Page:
Ben Parekkada, left, and Richard Cooper hold a painting that Cooper painted. A Camden resident and the electrophysiology lab floor technician at Our Lady of Lourdes Medical Center, Cooper is a self-taught artist.
CAMDEN — Walking into the Environmental Services office in the cellar of Our Lady of Lourdes Medical Center, one will find walls covered in original artwork.
Purchased at an art gallery? No.
Like a proud family member, Lisa Ford, director of Environmental Services for Lourdes Health System, says, “This is all Richard’s work.”
Most people would describe Richard Cooper, the electrophysiology lab floor technician and Camden resident, as quiet and polite. But those who know him well also know he is a talented artist.
It wasn’t until recently when Cooper painted for Ben Parekkadan, the medical center’s pacemaker representative, a replica of his favorite painting, that Cooper’s talents became the buzz around Lourdes.
After overhearing Parekkadan telling the coffee cart barista about the famous painting from the movie, “Good Will Hunting,” Cooper casually glanced at the image on Parekkadan’s iPhone and said, “I can paint that for you.”
A week later, Cooper presented Parekkadan with a 2-foot by 4-foot replica of the man in a rowboat combatting the rough waters of the sea.
Amazed by the resemblance to the original painting, Parekkadan brought the work into the executive offices at the medical center to show Lourdes Health System President and CEO, Alexander J. Hatala.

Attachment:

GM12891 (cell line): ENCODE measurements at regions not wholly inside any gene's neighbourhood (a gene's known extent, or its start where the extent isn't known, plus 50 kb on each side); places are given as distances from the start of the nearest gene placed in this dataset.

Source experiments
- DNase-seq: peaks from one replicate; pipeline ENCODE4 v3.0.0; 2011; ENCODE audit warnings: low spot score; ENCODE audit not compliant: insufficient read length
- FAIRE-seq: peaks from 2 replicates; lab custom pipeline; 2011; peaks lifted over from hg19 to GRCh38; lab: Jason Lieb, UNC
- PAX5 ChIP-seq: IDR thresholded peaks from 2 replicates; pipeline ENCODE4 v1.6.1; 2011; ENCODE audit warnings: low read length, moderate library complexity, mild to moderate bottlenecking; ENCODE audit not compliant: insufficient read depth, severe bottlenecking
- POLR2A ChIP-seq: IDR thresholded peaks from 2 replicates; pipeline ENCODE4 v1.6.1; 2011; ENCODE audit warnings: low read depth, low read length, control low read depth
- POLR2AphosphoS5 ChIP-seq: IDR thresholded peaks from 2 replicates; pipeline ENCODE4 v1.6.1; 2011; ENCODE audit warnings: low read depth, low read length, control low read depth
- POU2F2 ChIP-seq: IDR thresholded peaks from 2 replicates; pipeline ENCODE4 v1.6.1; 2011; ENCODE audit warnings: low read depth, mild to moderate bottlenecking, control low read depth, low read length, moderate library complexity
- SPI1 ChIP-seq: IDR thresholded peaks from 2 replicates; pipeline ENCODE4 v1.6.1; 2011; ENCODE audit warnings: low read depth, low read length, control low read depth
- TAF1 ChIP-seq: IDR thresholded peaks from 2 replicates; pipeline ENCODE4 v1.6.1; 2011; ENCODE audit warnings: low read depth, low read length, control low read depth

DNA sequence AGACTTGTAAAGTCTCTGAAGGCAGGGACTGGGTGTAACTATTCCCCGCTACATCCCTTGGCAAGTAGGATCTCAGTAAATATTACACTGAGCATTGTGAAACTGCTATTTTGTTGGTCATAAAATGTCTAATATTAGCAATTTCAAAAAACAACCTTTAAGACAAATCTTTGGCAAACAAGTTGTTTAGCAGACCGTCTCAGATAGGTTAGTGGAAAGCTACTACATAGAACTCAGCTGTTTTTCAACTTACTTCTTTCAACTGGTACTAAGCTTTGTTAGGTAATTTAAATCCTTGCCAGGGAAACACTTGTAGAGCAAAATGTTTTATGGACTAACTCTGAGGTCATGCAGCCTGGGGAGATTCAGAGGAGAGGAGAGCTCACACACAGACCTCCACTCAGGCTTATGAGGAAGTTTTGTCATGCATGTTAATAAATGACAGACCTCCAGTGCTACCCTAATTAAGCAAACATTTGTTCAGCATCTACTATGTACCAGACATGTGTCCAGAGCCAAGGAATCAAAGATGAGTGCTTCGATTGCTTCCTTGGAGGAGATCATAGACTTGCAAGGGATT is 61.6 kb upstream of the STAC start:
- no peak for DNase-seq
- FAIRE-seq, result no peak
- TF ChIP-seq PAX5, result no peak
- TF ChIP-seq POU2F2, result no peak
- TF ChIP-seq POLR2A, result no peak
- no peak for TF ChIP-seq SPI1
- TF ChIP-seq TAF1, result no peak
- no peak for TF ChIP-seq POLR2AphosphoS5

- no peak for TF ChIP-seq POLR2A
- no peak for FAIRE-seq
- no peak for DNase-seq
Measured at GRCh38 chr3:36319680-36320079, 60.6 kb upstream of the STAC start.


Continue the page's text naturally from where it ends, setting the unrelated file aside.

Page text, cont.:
“I got goose bumps when I saw the painting,” said Parekkadan. “I have seen Richard nearly every day for the past year and had no idea of his unbelievable, hidden talent. He truly has an extraordinary gift that deserves recognition.”
While Cooper’s job for the past five years has been making sure the hospital keeps up with its code of cleanliness, his lifetime passion since the young age of 8 has been painting. A self-taught artist, Cooper learned techniques from watching painting shows on TV growing up.
“My career at Lourdes and my painting have given me great balance in my life, which is very important to me,” said Cooper. “While you need to be able to pay the bills, it’s also important to be able to spend time at home doing what you love.”
Although Cooper doesn’t foresee trading in his day job for a paintbrush any time soon, he nevertheless hopes that his lifelong dream of showing his work in gallery exhibits will one day come true.
Cooper’s paintings, which mainly consist of landscape, still life and contemporary art pieces, can be viewed at www.artwanted.com/rcooper.